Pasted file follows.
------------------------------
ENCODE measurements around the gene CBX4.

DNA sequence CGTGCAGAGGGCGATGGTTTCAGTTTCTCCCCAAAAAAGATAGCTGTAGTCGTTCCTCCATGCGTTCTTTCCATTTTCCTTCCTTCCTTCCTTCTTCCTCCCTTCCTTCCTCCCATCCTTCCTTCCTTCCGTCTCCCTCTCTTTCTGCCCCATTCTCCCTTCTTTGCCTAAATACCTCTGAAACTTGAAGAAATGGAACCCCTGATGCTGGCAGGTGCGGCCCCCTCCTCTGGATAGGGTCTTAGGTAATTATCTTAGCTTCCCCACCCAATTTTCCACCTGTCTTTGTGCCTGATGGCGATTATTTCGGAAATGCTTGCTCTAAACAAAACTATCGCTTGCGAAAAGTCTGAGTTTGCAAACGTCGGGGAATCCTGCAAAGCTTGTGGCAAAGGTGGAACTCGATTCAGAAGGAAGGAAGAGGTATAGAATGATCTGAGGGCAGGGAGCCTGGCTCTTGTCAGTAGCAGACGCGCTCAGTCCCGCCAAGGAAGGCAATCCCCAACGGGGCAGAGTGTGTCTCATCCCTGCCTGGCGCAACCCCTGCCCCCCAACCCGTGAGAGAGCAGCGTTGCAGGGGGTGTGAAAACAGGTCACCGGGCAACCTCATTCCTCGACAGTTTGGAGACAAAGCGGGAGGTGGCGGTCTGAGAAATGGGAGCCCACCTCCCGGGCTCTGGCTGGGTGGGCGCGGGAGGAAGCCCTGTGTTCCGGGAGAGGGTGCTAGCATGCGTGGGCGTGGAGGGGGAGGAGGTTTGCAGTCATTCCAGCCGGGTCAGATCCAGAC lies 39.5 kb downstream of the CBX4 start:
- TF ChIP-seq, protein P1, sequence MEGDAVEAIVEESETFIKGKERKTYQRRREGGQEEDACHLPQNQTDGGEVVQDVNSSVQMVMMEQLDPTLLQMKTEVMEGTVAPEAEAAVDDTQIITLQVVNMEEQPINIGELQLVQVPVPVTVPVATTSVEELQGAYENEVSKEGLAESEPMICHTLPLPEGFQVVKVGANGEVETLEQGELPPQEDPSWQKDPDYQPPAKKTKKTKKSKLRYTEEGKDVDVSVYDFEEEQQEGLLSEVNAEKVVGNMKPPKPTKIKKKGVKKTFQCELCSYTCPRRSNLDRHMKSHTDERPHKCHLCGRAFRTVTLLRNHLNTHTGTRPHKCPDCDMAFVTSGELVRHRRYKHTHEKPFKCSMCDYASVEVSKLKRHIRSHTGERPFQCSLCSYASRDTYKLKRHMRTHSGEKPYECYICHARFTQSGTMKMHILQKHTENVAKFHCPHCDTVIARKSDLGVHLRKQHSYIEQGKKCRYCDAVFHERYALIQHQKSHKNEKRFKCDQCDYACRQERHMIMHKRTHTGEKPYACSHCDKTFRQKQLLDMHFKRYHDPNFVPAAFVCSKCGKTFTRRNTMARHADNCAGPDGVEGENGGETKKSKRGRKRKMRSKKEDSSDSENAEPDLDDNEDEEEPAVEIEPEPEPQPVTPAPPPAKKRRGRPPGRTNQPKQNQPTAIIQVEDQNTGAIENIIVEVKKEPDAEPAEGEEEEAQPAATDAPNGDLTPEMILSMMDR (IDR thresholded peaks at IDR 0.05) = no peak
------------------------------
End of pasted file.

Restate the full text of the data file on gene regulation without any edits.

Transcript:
ENCODE measurements around the gene CBX4.

DNA sequence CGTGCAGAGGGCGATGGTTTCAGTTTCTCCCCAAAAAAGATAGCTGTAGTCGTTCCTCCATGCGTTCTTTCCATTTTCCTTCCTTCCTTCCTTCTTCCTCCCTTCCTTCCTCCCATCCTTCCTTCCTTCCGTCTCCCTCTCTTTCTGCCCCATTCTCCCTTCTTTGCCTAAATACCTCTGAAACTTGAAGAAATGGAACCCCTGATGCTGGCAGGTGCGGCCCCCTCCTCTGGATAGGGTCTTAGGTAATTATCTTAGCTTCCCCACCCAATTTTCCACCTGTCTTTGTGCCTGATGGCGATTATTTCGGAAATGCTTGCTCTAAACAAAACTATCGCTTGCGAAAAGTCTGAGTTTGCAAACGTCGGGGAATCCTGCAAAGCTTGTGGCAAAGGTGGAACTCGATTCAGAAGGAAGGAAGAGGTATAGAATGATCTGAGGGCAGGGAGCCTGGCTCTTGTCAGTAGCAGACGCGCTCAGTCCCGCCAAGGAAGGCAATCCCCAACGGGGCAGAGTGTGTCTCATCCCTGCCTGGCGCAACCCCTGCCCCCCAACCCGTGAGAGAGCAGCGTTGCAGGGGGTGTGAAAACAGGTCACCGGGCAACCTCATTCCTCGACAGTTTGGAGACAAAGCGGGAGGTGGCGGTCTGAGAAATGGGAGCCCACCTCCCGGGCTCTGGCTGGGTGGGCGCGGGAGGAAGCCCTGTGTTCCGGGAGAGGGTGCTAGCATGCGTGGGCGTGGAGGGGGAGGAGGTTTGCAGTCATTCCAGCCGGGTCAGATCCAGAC lies 39.5 kb downstream of the CBX4 start:
- TF ChIP-seq, protein P1, sequence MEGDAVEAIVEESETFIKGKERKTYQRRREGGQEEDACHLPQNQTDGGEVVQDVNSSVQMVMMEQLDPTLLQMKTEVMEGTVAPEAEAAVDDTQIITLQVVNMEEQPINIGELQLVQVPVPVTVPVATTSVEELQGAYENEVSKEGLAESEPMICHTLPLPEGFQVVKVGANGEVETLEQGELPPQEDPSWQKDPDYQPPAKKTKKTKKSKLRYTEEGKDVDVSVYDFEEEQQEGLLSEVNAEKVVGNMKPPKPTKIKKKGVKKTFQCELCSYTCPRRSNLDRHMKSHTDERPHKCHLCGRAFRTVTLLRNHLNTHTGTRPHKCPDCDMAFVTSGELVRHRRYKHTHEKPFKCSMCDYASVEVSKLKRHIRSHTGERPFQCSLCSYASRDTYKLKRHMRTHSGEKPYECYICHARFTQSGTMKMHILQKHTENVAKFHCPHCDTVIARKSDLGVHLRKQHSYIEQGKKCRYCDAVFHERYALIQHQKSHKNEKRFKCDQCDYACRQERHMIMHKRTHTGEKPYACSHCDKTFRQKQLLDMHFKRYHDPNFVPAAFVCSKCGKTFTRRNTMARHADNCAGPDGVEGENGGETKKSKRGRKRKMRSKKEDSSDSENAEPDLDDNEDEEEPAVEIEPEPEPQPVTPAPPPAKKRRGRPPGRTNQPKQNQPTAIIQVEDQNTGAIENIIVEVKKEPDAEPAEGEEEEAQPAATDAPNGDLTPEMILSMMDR (IDR thresholded peaks at IDR 0.05) = no peak